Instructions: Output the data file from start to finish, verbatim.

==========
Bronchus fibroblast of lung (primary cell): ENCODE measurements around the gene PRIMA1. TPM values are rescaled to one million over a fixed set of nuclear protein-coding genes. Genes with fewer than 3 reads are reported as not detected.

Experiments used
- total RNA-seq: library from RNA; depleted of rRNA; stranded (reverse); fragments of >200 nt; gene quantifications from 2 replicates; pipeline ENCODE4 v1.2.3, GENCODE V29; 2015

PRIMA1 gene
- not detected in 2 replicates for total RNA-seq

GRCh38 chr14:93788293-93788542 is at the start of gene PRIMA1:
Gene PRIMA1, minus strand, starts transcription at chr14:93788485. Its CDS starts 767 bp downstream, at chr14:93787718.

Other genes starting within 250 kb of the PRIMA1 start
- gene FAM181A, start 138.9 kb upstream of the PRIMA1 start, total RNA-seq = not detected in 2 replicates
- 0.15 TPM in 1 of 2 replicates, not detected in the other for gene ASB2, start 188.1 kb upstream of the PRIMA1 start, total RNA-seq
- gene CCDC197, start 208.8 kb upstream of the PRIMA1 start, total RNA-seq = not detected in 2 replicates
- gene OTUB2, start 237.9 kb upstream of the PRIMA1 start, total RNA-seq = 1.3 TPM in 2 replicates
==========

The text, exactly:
Bronchus fibroblast of lung (primary cell): ENCODE measurements around the gene PRIMA1. TPM values are rescaled to one million over a fixed set of nuclear protein-coding genes. Genes with fewer than 3 reads are reported as not detected.

Experiments used
- total RNA-seq: library from RNA; depleted of rRNA; stranded (reverse); fragments of >200 nt; gene quantifications from 2 replicates; pipeline ENCODE4 v1.2.3, GENCODE V29; 2015

PRIMA1 gene
- not detected in 2 replicates for total RNA-seq

GRCh38 chr14:93788293-93788542 is at the start of gene PRIMA1:
Gene PRIMA1, minus strand, starts transcription at chr14:93788485. Its CDS starts 767 bp downstream, at chr14:93787718.

Other genes starting within 250 kb of the PRIMA1 start
- gene FAM181A, start 138.9 kb upstream of the PRIMA1 start, total RNA-seq = not detected in 2 replicates
- 0.15 TPM in 1 of 2 replicates, not detected in the other for gene ASB2, start 188.1 kb upstream of the PRIMA1 start, total RNA-seq
- gene CCDC197, start 208.8 kb upstream of the PRIMA1 start, total RNA-seq = not detected in 2 replicates
- gene OTUB2, start 237.9 kb upstream of the PRIMA1 start, total RNA-seq = 1.3 TPM in 2 replicates